Step 2 – Are we the best authority to 
consider your concerns?
Or you can email the information to  
Before writing to us, consider if we are best suited 
[Office of the Controller and Auditor-General request email].
to look into your concerns. There may be another 
authority that is more appropriate or better able to 
help you. You might also want to contact any central 
government department that has responsibility 
for the area (such as the Ministry of Education if 
Given the confidential nature of most of our 
the matter involves a school or a tertiary education 
work, the Official Information Act 1982 does not 
apply to the Auditor-General

We do not provide public updates on 
Our inquiry process 
progress or the substance of what we are doing, 
We will acknowledge that we have received your 
because this can hamper our work.
request within a few days.
If your concern is not suitable for an Auditor-
General’s inquiry, then we will reply to let you know 
that we cannot look at it. Where we can, we will 
When an employee raises a matter with us under 
redirect you to another agency. We aim to let you 
the Protected Disclosures Act 2000, we are obliged 
know within 30 days whether it is an issue we can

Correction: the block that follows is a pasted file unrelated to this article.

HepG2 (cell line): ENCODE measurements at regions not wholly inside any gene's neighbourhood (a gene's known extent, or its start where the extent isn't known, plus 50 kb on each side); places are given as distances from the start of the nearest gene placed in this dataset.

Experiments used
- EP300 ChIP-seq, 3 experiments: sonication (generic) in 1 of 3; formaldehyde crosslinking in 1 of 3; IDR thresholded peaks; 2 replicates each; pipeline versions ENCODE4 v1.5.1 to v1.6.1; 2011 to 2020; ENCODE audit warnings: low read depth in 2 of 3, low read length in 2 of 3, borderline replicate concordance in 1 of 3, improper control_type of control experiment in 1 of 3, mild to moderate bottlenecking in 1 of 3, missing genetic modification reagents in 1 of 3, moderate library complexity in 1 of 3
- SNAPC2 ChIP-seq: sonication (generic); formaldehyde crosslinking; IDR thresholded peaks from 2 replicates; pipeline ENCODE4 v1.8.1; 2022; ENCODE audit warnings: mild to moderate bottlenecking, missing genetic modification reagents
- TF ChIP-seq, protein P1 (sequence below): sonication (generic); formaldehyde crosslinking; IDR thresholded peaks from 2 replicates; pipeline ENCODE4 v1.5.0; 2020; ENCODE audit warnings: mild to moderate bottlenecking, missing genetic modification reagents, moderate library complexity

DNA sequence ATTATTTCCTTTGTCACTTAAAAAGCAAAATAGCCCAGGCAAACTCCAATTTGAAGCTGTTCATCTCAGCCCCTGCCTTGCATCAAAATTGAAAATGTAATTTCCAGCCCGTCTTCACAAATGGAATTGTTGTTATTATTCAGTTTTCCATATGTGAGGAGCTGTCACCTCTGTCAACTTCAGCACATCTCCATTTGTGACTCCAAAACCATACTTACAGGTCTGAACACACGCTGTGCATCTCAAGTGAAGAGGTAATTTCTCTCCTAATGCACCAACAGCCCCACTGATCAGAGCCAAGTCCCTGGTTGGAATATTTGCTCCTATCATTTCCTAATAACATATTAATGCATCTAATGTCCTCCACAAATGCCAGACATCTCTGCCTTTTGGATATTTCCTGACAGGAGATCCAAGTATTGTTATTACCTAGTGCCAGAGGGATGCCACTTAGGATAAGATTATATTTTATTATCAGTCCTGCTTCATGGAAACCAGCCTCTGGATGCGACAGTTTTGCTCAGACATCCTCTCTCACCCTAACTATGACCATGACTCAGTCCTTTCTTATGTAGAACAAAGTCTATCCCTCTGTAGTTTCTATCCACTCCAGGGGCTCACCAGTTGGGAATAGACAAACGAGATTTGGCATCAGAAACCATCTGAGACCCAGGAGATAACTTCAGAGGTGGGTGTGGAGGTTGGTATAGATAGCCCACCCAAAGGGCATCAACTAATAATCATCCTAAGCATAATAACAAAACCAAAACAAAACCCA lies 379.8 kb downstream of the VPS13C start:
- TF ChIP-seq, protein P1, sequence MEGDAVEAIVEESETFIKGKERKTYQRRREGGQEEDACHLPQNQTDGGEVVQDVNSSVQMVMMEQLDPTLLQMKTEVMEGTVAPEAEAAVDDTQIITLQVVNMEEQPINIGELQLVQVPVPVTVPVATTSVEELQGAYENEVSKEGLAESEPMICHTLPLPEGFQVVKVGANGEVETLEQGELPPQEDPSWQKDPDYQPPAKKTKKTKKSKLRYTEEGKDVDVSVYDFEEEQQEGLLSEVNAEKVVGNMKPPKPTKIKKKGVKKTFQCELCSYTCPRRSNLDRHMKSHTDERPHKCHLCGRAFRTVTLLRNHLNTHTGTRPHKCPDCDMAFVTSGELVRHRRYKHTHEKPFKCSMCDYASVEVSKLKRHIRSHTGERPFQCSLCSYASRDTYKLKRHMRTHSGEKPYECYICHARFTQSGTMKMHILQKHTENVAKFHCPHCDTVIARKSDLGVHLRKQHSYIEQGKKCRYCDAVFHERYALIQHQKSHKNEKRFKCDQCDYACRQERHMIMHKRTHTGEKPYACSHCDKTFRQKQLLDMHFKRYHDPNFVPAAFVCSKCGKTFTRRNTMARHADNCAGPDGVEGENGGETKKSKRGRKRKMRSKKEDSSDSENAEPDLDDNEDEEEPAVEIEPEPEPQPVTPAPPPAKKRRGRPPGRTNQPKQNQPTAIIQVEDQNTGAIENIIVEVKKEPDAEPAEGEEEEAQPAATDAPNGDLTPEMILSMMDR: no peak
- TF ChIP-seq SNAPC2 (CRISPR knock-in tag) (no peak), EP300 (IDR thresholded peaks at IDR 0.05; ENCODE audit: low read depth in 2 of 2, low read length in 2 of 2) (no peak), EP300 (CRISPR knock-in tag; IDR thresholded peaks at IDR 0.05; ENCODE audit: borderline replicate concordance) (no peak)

to protect that person’s identity.
As a matter of policy, we apply the same approach 
We classify the matters we can look at into three 
to all the requests we receive. We think it is 
categories – routine, significant, and major – 
important that people should be able to ask us to 
depending on how serious the issues are and how 
look at whether a public entity is using its resources 
much work is involved.
properly without fear or reprisal.
There are times when it is not possible to investigate 
Routine inquiries 
a matter properly without it becoming obvious who 
A routine inquiry involves straightforward issues and 
has raised it. In such cases we will check with the 
can often be carried out by a review of documents 
correspondent before we proceed.
or through correspondence and discussion with the 
Given the confidential nature of most of our work, 
entity. Often, we will carry out enough preliminary 
the Official Information Act 1982 does not apply to 
work to understand the problem and gain assurance 
the Auditor-General. Instead, the Public Audit Act 
that the issues are or will be addressed by those 
2001 gives us a discretion on what information we 
directly responsible.
will publicly release.
A routine inquiry will usually not result in 
a published report. We always advise the 
Our policy on public and media comment 
correspondent of our conclusions and the reasons 
on current inquiries 
for them, and in some cases we advise the public 
If we receive a media query, we will confirm that we 
entity of the matter.
have received a request and that we are looking into 
We aim to complete routine matters within 3